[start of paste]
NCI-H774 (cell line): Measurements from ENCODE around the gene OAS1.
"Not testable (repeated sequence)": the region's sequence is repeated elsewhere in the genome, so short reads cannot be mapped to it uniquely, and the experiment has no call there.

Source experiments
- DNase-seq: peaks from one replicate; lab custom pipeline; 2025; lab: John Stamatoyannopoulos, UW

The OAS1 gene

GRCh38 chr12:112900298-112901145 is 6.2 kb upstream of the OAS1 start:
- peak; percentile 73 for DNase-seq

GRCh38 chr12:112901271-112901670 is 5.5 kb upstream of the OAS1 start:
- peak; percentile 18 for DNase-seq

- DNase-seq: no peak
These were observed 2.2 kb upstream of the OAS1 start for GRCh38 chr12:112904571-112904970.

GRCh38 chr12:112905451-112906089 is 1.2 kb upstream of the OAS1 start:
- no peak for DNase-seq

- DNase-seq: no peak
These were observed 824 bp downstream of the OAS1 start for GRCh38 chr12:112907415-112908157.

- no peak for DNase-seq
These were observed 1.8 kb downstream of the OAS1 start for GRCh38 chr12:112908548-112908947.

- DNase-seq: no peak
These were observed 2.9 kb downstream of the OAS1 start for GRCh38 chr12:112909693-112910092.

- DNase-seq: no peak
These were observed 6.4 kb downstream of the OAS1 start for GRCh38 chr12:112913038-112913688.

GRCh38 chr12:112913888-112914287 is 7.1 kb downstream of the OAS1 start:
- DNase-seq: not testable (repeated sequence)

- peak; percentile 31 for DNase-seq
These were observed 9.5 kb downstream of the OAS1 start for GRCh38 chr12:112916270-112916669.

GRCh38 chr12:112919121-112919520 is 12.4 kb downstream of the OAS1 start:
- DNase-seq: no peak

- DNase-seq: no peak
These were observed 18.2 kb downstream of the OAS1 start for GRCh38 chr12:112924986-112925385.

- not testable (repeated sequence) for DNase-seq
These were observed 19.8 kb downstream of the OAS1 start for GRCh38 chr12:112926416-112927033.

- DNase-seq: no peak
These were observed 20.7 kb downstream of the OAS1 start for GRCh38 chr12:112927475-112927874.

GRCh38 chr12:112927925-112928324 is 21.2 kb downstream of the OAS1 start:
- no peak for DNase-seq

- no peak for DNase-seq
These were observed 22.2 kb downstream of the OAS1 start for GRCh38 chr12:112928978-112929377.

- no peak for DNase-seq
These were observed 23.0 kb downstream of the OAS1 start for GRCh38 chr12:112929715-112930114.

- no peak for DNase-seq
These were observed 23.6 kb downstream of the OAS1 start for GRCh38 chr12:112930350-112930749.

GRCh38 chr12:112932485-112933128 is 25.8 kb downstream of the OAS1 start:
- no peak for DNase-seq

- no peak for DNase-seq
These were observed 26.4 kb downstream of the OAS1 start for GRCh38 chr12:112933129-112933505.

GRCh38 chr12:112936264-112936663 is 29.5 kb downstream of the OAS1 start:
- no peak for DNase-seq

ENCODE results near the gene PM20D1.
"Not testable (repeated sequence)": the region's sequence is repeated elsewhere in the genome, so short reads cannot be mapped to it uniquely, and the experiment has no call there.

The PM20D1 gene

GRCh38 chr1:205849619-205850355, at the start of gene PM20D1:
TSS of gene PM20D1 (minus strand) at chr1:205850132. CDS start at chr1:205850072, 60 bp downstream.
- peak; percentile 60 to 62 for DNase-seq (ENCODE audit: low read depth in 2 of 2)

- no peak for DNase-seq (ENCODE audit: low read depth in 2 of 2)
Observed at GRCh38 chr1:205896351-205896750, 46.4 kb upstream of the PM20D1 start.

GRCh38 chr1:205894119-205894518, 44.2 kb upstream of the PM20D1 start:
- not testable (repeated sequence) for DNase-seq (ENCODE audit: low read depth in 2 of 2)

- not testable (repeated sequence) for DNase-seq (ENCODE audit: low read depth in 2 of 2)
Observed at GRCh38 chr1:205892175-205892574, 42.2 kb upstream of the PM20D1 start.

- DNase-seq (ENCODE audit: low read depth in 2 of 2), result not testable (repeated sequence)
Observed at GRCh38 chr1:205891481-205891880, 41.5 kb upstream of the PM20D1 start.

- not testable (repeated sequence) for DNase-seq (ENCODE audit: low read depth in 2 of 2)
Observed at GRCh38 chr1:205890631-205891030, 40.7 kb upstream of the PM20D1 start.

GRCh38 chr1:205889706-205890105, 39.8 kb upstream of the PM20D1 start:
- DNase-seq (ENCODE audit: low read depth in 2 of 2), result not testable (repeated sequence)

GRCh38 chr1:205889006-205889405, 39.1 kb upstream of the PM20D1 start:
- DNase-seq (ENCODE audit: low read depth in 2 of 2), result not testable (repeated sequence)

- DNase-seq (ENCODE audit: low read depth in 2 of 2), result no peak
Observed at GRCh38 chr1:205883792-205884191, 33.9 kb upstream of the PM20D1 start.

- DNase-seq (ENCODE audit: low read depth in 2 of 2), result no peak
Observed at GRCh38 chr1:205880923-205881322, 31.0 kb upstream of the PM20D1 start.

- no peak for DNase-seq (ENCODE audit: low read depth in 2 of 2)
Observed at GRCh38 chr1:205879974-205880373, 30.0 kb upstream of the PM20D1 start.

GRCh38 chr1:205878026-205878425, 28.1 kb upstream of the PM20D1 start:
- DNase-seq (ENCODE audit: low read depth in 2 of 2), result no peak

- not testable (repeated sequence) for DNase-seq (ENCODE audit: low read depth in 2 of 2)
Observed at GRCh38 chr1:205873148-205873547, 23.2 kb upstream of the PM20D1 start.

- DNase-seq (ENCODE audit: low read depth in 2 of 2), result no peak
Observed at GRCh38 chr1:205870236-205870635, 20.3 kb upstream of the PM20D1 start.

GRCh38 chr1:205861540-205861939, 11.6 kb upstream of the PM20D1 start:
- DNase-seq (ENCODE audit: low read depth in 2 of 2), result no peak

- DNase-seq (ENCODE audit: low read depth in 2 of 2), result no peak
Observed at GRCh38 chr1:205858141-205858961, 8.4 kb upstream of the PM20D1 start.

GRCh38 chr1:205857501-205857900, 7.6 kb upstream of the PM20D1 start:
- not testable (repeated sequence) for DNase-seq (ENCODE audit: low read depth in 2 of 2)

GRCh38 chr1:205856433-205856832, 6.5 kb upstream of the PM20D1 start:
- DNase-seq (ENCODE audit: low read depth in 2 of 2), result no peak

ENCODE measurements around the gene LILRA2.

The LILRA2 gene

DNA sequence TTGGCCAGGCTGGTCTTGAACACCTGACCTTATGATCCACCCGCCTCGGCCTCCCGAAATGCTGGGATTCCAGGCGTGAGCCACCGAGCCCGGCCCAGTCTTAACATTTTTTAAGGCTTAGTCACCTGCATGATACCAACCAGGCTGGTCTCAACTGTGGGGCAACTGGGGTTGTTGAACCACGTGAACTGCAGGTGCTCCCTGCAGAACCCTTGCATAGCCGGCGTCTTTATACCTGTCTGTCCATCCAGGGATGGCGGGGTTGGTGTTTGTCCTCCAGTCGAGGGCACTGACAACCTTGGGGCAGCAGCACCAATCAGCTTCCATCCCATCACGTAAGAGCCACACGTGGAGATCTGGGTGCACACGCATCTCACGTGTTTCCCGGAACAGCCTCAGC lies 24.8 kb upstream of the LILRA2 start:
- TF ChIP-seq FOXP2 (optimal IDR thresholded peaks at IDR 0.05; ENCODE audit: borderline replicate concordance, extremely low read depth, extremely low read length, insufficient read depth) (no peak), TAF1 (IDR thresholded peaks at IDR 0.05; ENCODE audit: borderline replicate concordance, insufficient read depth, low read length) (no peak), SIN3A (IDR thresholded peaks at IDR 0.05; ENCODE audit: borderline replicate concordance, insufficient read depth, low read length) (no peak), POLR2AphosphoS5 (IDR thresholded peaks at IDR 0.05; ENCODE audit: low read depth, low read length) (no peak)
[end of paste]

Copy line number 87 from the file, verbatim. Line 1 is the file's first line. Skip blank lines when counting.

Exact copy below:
- DNase-seq (ENCODE audit: low read depth in 2 of 2), result no peak